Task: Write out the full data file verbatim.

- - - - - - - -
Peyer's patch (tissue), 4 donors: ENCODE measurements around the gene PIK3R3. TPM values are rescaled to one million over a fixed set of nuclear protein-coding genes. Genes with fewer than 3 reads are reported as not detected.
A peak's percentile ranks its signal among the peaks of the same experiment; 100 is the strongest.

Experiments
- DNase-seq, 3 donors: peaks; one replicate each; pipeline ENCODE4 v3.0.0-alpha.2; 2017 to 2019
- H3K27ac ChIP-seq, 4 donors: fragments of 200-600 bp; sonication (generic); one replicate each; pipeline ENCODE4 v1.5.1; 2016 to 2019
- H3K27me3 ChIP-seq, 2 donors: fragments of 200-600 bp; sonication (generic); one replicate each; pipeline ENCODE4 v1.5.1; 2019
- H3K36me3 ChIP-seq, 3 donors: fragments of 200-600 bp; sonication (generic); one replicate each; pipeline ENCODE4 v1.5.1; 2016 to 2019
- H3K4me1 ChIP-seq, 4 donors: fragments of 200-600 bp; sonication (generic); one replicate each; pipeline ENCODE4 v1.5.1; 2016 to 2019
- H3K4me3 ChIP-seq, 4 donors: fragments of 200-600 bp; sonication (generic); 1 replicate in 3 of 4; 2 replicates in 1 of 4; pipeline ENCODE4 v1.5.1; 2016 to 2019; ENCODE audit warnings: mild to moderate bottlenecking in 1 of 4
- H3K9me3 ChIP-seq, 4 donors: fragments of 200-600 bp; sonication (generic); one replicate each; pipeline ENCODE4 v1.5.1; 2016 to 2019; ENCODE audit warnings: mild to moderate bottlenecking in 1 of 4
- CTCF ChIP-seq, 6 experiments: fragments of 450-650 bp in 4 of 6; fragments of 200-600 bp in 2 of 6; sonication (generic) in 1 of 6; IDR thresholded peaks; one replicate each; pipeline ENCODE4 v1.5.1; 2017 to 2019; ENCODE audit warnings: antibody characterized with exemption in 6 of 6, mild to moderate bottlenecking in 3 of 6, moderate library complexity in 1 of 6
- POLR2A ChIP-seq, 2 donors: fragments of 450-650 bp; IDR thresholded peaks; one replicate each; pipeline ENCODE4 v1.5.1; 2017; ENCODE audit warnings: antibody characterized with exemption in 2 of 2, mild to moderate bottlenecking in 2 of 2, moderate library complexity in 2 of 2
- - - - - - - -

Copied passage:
Peyer's patch (tissue), 4 donors: ENCODE measurements around the gene PIK3R3. TPM values are rescaled to one million over a fixed set of nuclear protein-coding genes. Genes with fewer than 3 reads are reported as not detected.
A peak's percentile ranks its signal among the peaks of the same experiment; 100 is the strongest.

Experiments
- DNase-seq, 3 donors: peaks; one replicate each; pipeline ENCODE4 v3.0.0-alpha.2; 2017 to 2019
- H3K27ac ChIP-seq, 4 donors: fragments of 200-600 bp; sonication (generic); one replicate each; pipeline ENCODE4 v1.5.1; 2016 to 2019
- H3K27me3 ChIP-seq, 2 donors: fragments of 200-600 bp; sonication (generic); one replicate each; pipeline ENCODE4 v1.5.1; 2019
- H3K36me3 ChIP-seq, 3 donors: fragments of 200-600 bp; sonication (generic); one replicate each; pipeline ENCODE4 v1.5.1; 2016 to 2019
- H3K4me1 ChIP-seq, 4 donors: fragments of 200-600 bp; sonication (generic); one replicate each; pipeline ENCODE4 v1.5.1; 2016 to 2019
- H3K4me3 ChIP-seq, 4 donors: fragments of 200-600 bp; sonication (generic); 1 replicate in 3 of 4; 2 replicates in 1 of 4; pipeline ENCODE4 v1.5.1; 2016 to 2019; ENCODE audit warnings: mild to moderate bottlenecking in 1 of 4
- H3K9me3 ChIP-seq, 4 donors: fragments of 200-600 bp; sonication (generic); one replicate each; pipeline ENCODE4 v1.5.1; 2016 to 2019; ENCODE audit warnings: mild to moderate bottlenecking in 1 of 4
- CTCF ChIP-seq, 6 experiments: fragments of 450-650 bp in 4 of 6; fragments of 200-600 bp in 2 of 6; sonication (generic) in 1 of 6; IDR thresholded peaks; one replicate each; pipeline ENCODE4 v1.5.1; 2017 to 2019; ENCODE audit warnings: antibody characterized with exemption in 6 of 6, mild to moderate bottlenecking in 3 of 6, moderate library complexity in 1 of 6
- POLR2A ChIP-seq, 2 donors: fragments of 450-650 bp; IDR thresholded peaks; one replicate each; pipeline ENCODE4 v1.5.1; 2017; ENCODE audit warnings: antibody characterized with exemption in 2 of 2, mild to moderate bottlenecking in 2 of 2, moderate library complexity in 2 of 2